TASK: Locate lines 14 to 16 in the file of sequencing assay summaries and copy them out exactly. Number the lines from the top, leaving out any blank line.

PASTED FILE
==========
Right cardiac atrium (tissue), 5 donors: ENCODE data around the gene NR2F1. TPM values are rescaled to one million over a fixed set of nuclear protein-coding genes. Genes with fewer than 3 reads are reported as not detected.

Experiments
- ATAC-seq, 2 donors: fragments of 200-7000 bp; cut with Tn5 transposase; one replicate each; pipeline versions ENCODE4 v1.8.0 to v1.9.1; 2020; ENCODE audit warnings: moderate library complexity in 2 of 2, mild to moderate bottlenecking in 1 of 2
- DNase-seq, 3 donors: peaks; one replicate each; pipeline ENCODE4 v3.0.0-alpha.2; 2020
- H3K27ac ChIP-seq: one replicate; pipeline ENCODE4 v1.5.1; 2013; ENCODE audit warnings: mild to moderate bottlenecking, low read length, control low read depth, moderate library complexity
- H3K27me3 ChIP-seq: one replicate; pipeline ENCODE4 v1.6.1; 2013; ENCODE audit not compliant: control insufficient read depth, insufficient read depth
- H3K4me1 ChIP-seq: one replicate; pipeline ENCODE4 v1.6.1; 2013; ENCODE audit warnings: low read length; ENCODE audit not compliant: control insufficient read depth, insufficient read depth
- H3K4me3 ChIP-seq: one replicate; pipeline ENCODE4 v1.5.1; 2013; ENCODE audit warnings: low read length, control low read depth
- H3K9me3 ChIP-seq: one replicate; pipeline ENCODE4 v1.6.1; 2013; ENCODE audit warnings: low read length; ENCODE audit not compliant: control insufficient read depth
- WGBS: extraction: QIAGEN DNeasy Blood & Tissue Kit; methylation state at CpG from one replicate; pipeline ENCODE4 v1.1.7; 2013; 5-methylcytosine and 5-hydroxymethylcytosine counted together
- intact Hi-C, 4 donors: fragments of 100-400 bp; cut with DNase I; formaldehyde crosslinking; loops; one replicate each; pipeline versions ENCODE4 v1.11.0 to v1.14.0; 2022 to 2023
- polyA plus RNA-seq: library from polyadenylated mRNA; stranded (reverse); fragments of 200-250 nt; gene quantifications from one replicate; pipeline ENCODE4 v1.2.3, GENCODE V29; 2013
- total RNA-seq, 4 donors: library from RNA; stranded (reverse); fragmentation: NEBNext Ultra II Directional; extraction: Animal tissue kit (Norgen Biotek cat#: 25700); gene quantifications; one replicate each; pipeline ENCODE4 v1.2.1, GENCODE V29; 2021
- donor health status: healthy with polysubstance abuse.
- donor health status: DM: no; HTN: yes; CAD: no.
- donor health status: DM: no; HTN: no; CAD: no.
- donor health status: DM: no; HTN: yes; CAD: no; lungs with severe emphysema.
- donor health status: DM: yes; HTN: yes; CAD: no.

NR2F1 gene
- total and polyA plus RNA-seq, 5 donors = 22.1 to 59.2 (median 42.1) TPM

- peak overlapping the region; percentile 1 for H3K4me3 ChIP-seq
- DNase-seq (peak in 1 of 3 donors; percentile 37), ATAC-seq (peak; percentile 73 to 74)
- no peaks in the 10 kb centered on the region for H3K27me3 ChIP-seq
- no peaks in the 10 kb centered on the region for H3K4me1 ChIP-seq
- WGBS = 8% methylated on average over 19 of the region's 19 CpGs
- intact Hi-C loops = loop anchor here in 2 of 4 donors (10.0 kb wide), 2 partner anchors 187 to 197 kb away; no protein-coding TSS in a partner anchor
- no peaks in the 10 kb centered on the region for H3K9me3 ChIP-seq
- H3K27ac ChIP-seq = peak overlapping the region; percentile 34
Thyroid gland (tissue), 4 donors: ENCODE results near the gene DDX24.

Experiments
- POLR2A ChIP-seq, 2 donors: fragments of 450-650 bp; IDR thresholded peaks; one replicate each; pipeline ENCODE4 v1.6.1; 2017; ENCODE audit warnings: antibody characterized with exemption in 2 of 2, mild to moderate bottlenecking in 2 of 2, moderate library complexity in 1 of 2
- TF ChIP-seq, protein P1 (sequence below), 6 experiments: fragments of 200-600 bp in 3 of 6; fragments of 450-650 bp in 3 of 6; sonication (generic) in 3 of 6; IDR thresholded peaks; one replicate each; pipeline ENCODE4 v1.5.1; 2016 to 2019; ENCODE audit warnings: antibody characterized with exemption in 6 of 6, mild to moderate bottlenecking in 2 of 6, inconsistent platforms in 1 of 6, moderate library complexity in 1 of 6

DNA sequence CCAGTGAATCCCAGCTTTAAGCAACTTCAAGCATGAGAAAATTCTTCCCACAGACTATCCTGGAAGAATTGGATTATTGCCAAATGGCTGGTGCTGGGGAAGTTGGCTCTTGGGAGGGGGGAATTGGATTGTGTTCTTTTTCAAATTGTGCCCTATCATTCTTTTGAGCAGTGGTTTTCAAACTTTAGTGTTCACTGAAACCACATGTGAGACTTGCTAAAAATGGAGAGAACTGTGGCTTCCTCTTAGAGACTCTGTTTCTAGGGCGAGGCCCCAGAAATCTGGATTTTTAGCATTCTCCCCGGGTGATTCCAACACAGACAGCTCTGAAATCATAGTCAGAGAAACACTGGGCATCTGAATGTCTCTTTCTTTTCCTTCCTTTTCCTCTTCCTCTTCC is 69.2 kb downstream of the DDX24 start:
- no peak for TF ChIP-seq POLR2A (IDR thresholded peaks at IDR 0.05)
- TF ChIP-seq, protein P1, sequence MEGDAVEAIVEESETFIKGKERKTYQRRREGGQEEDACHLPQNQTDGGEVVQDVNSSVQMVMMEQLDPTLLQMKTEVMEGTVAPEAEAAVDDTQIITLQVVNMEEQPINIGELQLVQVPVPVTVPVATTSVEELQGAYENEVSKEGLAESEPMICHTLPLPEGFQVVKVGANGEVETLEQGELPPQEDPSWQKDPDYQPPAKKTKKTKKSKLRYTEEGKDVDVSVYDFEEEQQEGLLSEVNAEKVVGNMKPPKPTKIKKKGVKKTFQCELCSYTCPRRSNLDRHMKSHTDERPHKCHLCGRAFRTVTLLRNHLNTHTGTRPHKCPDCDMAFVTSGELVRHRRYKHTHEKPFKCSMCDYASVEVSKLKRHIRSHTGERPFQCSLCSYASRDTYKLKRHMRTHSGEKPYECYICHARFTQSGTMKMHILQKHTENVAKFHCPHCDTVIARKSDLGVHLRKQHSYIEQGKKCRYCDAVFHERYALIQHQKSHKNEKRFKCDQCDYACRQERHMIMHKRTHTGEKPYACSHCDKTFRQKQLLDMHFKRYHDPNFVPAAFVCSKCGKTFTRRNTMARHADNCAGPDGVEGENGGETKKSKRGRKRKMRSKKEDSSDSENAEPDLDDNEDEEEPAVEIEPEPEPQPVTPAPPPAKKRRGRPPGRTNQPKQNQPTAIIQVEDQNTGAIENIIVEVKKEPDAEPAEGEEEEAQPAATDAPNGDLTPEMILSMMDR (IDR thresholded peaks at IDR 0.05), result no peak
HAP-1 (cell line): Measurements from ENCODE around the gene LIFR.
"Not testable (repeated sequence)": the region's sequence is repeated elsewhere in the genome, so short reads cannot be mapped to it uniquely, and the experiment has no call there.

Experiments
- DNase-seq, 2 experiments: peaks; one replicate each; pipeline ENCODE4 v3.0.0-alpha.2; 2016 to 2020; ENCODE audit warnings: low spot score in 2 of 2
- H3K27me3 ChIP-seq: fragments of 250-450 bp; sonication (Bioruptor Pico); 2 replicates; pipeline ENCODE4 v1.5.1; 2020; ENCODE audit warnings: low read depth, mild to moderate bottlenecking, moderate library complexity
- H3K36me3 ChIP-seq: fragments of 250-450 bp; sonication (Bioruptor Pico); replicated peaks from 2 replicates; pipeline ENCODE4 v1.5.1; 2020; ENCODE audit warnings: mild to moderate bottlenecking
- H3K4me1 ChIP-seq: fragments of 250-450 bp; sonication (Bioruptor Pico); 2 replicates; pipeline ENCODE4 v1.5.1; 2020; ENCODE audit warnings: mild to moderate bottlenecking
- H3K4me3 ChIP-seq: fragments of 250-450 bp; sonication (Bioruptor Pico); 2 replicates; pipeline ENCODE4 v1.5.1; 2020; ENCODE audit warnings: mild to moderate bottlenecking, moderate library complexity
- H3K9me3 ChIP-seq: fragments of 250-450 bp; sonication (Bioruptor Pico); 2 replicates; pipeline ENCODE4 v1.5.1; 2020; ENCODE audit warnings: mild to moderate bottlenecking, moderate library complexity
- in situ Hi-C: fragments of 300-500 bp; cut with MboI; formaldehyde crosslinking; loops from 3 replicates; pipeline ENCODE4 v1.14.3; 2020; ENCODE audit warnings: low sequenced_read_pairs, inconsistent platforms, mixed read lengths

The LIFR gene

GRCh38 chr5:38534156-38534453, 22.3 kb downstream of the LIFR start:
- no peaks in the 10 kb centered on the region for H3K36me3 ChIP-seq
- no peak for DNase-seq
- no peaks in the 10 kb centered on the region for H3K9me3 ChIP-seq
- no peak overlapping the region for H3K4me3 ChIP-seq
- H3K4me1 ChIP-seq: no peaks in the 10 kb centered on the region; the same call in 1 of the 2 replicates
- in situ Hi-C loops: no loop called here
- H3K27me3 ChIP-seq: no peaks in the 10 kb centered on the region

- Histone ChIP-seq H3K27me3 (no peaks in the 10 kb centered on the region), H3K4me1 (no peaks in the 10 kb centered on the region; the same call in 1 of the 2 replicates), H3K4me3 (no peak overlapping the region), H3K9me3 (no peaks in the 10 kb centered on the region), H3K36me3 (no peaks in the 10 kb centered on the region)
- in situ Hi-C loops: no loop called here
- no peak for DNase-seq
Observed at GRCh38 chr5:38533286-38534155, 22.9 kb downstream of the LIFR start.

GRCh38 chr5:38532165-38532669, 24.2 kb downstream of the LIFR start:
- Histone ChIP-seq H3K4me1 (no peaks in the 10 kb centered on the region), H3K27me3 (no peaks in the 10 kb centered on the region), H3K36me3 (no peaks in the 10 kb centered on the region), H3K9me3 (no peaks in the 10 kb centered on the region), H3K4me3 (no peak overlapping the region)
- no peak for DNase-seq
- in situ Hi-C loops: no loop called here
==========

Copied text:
- donor health status: healthy with polysubstance abuse.
- donor health status: DM: no; HTN: yes; CAD: no.
- donor health status: DM: no; HTN: no; CAD: no.